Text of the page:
Salt Lake, Sept. 30. With a spec
tacular street parade embodying nil
the features of a carnival, the first
day of the twentieth International
Irrigation congress closed tonight.
Tho opening session of tho four
day convention wns held this morn
ing In tho Tabernacle, where the
delegates wero welcomed by local of
llclals. This afternoon tho congress
listened to reports and to addresses
tho principal one of which was by
Senator -Heed Smoot of Utah.
'Liberalizing of Our Land Laws"
was tho subject of Senator Smoot's
address. Ever since 1900 tho provi
sions of our lnnd lnws havo proven
exceedingly burdensomo," said Sen
ator Smoot. "Although theso laws
are Inadequate and work Injustices,
tho administration of tho laws is re
sponsible mainly for tho'burden put
on tho homesteader. Americnn set
tlers nro emigrating by tho thousands
to Canada, nnd their going proves
thnt there is something wrong in our
laws that should bo rectincd."
Awakens to the Need of the Settler
Tho speaker declared that con
gress had awakened to tho needs of
tho settlor and thnt ho expected to
seo a stop put soon to tho oxodus to
"At tho last session of cpngrcss,"
ho continued: "moro lnws were pass
ed liberalizing land laws than In nil
tho other congresses during tho last
ten years. Heretofore regulations
havo adopted It almost to obtain
homesteads within tho forest reserv
es, but a law passed at tho last ses
sion of congress, 1 bellovo will result
In turning most of tho 20,000,000
acres of forest reserve lands Into ag
ricultural homesteads. Our national
resources should bo utilized accord
ing to our present needs. I hollevo
to conserve, for unborn generations
Hrlghnm H. Roberts nnd Dr. Sey
mour II. Young of Utah gnvo histo
rical rovlows of tho progress of ir
rigation In tho west, and Georgo E.
Illnrstow of Toxns rovlowcd tho
growth of tho irrigation congress
from Its origin ln this city twenty
Tho registration of delegates in
dicates a record nttendanco. Austral
ia, Portugal, l'ersln, Guntcmaln, Mex
ico nnd Canada aro among tho foro
clgn nations represented. Sovernl of
tho delegates nro women.
Opening of the Congress
With tho largest nttendanco in Its
history, tho twontleth convention of
tho National Irrigation congress was
opened today in tho city of Its birth.
an elaborate musical program, ad
dresses of welcome nnd tho response
by Senator Francis G. Newlands,
president of tho. congress were tho
features of tho morning session at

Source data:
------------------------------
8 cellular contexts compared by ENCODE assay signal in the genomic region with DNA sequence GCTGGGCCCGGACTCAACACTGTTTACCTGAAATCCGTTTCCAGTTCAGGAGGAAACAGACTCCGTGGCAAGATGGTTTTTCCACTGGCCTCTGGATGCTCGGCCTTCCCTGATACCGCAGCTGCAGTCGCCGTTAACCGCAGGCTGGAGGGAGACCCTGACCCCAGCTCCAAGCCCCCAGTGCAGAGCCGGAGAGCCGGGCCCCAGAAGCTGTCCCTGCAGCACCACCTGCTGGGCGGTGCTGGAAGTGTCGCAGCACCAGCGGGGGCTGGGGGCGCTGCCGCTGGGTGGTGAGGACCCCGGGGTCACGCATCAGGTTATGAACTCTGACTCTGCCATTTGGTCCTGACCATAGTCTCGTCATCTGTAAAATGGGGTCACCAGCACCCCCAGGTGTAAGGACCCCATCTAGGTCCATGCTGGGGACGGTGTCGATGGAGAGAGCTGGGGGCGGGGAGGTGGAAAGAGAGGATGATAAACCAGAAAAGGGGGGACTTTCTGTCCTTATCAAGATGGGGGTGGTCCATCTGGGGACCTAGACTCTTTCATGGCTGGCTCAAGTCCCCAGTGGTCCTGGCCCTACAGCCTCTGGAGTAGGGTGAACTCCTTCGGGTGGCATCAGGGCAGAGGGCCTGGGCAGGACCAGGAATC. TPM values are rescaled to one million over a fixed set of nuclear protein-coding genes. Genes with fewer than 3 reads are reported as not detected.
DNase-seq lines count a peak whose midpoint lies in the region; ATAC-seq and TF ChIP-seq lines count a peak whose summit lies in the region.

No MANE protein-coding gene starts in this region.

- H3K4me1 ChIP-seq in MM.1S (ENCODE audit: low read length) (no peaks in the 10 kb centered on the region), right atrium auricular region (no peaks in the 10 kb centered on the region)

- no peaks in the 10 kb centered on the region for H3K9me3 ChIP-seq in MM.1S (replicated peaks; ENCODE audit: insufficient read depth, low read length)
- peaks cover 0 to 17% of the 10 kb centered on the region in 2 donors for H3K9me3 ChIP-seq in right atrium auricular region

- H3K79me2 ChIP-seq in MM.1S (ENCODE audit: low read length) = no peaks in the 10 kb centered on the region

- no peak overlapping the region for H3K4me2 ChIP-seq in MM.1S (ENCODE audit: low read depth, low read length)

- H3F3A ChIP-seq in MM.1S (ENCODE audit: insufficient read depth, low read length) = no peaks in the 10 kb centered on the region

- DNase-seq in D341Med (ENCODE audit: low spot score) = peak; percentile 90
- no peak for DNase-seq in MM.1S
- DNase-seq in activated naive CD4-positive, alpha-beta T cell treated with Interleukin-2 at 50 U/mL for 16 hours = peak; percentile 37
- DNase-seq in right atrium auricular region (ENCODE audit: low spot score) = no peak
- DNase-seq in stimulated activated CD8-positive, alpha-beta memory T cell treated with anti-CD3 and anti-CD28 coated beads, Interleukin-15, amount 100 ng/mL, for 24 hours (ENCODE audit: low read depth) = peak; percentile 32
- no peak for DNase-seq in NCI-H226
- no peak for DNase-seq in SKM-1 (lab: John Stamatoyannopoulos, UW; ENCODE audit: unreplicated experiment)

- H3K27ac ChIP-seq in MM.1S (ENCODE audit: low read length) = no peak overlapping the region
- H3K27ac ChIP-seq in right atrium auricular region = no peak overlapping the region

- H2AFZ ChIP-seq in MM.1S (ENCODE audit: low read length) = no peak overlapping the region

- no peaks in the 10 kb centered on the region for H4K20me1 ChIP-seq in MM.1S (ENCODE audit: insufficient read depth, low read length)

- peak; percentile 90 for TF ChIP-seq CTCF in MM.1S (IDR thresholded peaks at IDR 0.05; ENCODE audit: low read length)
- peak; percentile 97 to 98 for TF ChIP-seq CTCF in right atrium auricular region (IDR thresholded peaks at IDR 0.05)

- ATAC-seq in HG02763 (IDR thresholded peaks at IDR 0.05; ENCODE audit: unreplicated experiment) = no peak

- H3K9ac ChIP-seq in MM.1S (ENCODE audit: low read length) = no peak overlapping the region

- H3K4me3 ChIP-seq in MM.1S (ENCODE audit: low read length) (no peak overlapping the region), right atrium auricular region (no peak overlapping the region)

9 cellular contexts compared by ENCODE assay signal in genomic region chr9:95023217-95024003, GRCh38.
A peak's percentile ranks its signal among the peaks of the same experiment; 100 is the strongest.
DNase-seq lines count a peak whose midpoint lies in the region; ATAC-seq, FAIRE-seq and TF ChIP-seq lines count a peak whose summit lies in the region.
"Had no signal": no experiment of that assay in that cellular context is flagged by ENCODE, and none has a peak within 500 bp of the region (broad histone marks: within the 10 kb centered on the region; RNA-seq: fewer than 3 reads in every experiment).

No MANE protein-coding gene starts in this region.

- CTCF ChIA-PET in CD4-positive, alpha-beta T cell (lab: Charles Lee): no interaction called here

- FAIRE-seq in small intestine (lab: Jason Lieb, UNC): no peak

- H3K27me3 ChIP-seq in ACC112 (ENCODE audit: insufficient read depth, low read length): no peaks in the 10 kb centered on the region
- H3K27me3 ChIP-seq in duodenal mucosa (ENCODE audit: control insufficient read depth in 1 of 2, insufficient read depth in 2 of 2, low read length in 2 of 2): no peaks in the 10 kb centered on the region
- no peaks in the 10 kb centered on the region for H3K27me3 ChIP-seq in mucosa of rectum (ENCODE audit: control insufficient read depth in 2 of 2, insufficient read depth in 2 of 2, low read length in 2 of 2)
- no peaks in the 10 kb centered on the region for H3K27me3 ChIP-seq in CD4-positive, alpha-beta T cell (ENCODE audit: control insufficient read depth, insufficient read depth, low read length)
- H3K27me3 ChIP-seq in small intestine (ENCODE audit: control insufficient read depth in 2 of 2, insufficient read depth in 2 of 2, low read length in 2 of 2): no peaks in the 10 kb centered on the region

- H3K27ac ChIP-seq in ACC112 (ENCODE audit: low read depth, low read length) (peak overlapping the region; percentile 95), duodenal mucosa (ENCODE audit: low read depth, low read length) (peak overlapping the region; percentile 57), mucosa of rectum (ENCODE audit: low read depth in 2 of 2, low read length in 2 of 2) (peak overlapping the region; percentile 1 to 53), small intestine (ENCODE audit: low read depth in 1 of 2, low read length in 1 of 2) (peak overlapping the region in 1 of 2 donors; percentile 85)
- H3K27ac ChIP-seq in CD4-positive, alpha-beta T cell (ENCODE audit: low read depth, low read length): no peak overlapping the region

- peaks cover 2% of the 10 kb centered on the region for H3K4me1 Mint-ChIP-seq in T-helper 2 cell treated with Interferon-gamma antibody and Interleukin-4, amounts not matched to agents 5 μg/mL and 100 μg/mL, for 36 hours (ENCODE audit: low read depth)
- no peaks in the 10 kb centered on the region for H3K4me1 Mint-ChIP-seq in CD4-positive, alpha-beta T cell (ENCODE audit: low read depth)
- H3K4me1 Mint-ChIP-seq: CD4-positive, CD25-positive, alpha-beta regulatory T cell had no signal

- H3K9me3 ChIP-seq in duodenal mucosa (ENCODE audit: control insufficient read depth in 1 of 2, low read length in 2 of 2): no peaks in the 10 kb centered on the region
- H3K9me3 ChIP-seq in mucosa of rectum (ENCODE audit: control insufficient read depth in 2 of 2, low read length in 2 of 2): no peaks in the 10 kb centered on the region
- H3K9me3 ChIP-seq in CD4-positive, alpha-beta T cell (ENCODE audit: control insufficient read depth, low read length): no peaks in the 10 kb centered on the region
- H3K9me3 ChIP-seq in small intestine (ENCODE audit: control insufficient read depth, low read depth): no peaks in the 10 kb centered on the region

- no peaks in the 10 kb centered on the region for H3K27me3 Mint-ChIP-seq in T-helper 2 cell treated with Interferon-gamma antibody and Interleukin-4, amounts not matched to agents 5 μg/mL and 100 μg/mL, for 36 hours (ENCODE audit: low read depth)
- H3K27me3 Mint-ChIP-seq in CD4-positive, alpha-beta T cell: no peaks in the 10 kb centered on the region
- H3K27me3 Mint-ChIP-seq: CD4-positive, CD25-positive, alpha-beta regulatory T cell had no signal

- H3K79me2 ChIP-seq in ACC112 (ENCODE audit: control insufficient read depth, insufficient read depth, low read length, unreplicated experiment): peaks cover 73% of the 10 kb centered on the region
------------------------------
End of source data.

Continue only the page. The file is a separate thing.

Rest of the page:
tho Tabernacle, which was crowded
Miss Lucllo M. Frank, queen of tho
congress, opened tho congress by
royal proclamation; following tho
slngfng of the "Star 'Spangled Ban
ner," amid the waving of thousands'
of small American flags: '
Georgo A. Snow, chairman "of (ho
Utah board of control, Governor
William Spry and Mayor Samncl C.
Park extended welcomes on behalf
respectively of Utah organizations,
the State and city. Mr. 'iSnow
emphasized tho need of putting tho
congress on a practical business bas
is in order to Inspire confidence nnd
advanco tho interests of irrigation.
Presdent Taft's Representatives
General Marshall, personal repre
sentative of President Taft, deliver
ed a message from tho President, Ho
said tho President hnd a deep inter
est In tho ndvancement of irrigation
nnd was in hearty sympathy with
any action tho congress might seo
fit to take on behalf of tho farmer.
ST LOUIS DEWOCRAT
WILL SUPPORT TAFT
WUscn Inexperienced and Platform
Calculated to Harm Business,
1 Says Millionaire
1 James Campbell, Inultlmlll onnirc,
president of the Nonh American com
pany, sold to be St. Louis richest
citizen, and generally known as a
sound money Democrat, wns quoted
recently ns saying that he lntet:d' to
vote for William H. laft nnd tho Re
publican national ticket nt -the No
vember election, on tho belief thnt
Governor Wilson, the Democratic
nominee for president, is without juI'
fluent experience as ;. statesman, and
that his program for drastic tariif re
trenchment Is calculated to ups' thu-M-tiness
interests of tho countr;'
Campbell Is also quoted as saying:
"I havo heard somo very well inform
ed judges of the situation say Taft
will get as mnny Democratic votes
ns Roosevelt will RepublicanHotes.
If that be true, Taft will win."
DUCK SHOOTING ,
Continued from I'ngo One
Mr. William Evans of Providence
carried off the honors of tho day by
reporting to tho Logan Arms & Sport
ing Goods, beforo noon, with the lim
it of "a ducks. Ho was duly "avfarded
tho Colt's Revolver offered by that
firm to the first person complying to
Tho Dope Hoard kept by Manager
Stoney at the Lognn Arms &. Sport
ing Goods was a source of ;grent
amusement nil day yesterday and will
continue so to be for some tltno to
come. If you aro a sport go thero
and get your rating.
Owing to the Irrigation congress
conforenrn nnd Rtnto Fair at Salt
Lake City, It has been thought best
to postpone tho Mass County conven
tion of the Progressive party until
Saturday, October 12 at 1 o'clock
T. W. PETERSEN, Chairman.
JOS. J. D1THELL, Sccretnry.
I can locate you on a cholco Smoot
Homestead ln Box Elder, within easy
access to railroad. Over twenty acres
plowed. Total expenso less than tho
outlay on tho lnnd. Tho moment
t.tle is secured tho land Is worth
$5000. Inqulro nt this offlco for de
Logan, October 1, 1912
Hinghnm, Am Jehson.
Carlson, James I.
Campbell, Eld. J. Stownrt.
JeiiBon, O. C,
JOS. ODELn, Postmnstor.
FOR RENT Four rooms. 201 Nortl
First East. t
TWO NICELY FURNISHED roonn
with hath; light housekeeping if dc
sired. Inqulro at this ofllco. o
LOST Jcrsoy cow; young and do
horned. Return or not'fy owner a
4G2 South Main. Phono 348k.
WANTED A man to run butchoi
shop. Inqulro at the ColVgo Grocer
297 East Third North. I
""BRING" YOUR OLD SHOES to 7t
gnn Shoo Repairing Company, nt 17
North Main street, opposite th
court house. o
I Out Regular j I
IS NOW ON II
You cannot afford to miss this. Call at our Store 1
j and see what we have to offer in i I
Underwear. Blankets. ! j
: L. D. S. Garments, ;
Sweaters. Sweater j
l r .a. i
a i " T
f And Hundreds of Other Useful articles now, that j
r that the cold season is here,
We Sell Everything In The Store j
j r Knitting Works
North Main Street, - - Logan.